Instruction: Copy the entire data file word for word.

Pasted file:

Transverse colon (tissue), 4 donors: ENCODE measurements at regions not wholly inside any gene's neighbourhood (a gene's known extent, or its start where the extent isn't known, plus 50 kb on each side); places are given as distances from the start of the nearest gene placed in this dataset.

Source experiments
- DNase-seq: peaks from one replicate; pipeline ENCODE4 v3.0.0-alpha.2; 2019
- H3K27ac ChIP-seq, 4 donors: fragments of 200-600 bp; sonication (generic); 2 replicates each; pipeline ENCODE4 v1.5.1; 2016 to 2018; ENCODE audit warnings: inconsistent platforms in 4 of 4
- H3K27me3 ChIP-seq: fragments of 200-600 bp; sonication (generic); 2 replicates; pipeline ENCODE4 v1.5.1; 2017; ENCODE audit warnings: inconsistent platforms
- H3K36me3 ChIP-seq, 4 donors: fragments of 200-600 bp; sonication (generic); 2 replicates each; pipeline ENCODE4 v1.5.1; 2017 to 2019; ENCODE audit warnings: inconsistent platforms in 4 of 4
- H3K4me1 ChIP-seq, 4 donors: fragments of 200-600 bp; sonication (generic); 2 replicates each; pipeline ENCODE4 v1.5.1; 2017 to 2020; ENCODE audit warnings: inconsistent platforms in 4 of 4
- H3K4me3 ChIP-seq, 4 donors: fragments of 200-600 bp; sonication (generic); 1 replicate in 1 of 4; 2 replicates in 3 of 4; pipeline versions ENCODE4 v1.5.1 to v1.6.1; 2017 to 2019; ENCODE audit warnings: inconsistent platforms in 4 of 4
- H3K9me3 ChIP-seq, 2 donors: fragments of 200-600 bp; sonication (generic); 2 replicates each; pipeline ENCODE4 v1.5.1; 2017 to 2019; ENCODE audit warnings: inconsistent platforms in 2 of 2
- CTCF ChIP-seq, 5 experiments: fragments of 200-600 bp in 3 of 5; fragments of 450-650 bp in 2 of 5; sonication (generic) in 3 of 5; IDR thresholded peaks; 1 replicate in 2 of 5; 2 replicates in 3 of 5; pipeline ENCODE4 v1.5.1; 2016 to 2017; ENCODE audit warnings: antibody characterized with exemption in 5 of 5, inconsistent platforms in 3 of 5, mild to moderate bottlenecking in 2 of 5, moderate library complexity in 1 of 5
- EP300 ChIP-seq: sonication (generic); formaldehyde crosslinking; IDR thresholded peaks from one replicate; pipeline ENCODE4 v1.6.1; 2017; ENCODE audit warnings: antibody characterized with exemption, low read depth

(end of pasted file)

Transverse colon (tissue), 4 donors: ENCODE measurements at regions not wholly inside any gene's neighbourhood (a gene's known extent, or its start where the extent isn't known, plus 50 kb on each side); places are given as distances from the start of the nearest gene placed in this dataset.

Source experiments
- DNase-seq: peaks from one replicate; pipeline ENCODE4 v3.0.0-alpha.2; 2019
- H3K27ac ChIP-seq, 4 donors: fragments of 200-600 bp; sonication (generic); 2 replicates each; pipeline ENCODE4 v1.5.1; 2016 to 2018; ENCODE audit warnings: inconsistent platforms in 4 of 4
- H3K27me3 ChIP-seq: fragments of 200-600 bp; sonication (generic); 2 replicates; pipeline ENCODE4 v1.5.1; 2017; ENCODE audit warnings: inconsistent platforms
- H3K36me3 ChIP-seq, 4 donors: fragments of 200-600 bp; sonication (generic); 2 replicates each; pipeline ENCODE4 v1.5.1; 2017 to 2019; ENCODE audit warnings: inconsistent platforms in 4 of 4
- H3K4me1 ChIP-seq, 4 donors: fragments of 200-600 bp; sonication (generic); 2 replicates each; pipeline ENCODE4 v1.5.1; 2017 to 2020; ENCODE audit warnings: inconsistent platforms in 4 of 4
- H3K4me3 ChIP-seq, 4 donors: fragments of 200-600 bp; sonication (generic); 1 replicate in 1 of 4; 2 replicates in 3 of 4; pipeline versions ENCODE4 v1.5.1 to v1.6.1; 2017 to 2019; ENCODE audit warnings: inconsistent platforms in 4 of 4
- H3K9me3 ChIP-seq, 2 donors: fragments of 200-600 bp; sonication (generic); 2 replicates each; pipeline ENCODE4 v1.5.1; 2017 to 2019; ENCODE audit warnings: inconsistent platforms in 2 of 2
- CTCF ChIP-seq, 5 experiments: fragments of 200-600 bp in 3 of 5; fragments of 450-650 bp in 2 of 5; sonication (generic) in 3 of 5; IDR thresholded peaks; 1 replicate in 2 of 5; 2 replicates in 3 of 5; pipeline ENCODE4 v1.5.1; 2016 to 2017; ENCODE audit warnings: antibody characterized with exemption in 5 of 5, inconsistent platforms in 3 of 5, mild to moderate bottlenecking in 2 of 5, moderate library complexity in 1 of 5
- EP300 ChIP-seq: sonication (generic); formaldehyde crosslinking; IDR thresholded peaks from one replicate; pipeline ENCODE4 v1.6.1; 2017; ENCODE audit warnings: antibody characterized with exemption, low read depth